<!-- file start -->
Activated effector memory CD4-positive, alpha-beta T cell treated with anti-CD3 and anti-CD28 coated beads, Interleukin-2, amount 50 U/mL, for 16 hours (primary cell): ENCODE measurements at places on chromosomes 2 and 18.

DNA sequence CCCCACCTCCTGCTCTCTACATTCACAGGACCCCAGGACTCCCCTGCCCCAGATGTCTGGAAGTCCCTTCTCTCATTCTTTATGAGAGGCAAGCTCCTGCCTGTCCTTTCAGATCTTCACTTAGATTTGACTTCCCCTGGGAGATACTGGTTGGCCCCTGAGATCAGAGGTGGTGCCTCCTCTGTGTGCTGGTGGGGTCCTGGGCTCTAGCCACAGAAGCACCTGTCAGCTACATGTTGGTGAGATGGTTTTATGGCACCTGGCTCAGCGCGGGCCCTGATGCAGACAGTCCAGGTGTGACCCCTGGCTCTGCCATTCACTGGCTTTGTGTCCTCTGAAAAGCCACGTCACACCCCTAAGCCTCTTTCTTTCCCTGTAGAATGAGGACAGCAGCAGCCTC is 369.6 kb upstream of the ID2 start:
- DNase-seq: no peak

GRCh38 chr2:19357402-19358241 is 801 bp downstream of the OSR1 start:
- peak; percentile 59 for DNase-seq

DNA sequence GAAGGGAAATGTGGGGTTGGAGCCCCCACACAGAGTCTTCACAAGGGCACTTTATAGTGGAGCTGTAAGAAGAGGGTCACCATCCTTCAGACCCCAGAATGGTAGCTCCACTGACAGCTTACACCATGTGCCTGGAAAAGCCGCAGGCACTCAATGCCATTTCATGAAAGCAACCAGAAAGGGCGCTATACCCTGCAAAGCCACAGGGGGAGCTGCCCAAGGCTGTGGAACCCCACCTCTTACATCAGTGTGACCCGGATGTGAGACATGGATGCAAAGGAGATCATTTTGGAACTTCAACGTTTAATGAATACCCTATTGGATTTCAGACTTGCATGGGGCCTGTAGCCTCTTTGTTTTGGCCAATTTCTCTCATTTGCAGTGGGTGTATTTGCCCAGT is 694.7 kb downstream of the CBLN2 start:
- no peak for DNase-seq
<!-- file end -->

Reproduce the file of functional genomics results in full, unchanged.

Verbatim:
Activated effector memory CD4-positive, alpha-beta T cell treated with anti-CD3 and anti-CD28 coated beads, Interleukin-2, amount 50 U/mL, for 16 hours (primary cell): ENCODE measurements at places on chromosomes 2 and 18.

DNA sequence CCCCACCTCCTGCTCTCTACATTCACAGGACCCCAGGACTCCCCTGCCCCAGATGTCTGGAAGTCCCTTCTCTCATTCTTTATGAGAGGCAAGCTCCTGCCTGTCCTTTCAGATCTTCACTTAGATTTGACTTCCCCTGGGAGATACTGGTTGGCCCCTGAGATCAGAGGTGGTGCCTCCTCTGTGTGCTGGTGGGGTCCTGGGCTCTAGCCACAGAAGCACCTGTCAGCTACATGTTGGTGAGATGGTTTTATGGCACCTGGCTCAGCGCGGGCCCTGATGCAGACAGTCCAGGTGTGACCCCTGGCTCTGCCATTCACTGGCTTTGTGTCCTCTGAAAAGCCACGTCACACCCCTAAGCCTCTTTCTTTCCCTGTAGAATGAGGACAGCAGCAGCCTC is 369.6 kb upstream of the ID2 start:
- DNase-seq: no peak

GRCh38 chr2:19357402-19358241 is 801 bp downstream of the OSR1 start:
- peak; percentile 59 for DNase-seq

DNA sequence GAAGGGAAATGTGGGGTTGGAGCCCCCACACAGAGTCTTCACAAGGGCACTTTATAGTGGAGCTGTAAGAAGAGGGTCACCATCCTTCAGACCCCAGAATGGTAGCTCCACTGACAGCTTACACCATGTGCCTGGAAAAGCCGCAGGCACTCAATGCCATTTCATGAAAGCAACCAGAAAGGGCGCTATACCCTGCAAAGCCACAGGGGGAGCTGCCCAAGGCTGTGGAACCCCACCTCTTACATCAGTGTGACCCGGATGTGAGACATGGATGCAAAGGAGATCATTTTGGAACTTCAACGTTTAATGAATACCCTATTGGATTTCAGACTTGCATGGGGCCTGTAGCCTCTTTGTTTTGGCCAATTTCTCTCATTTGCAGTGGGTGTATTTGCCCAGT is 694.7 kb downstream of the CBLN2 start:
- no peak for DNase-seq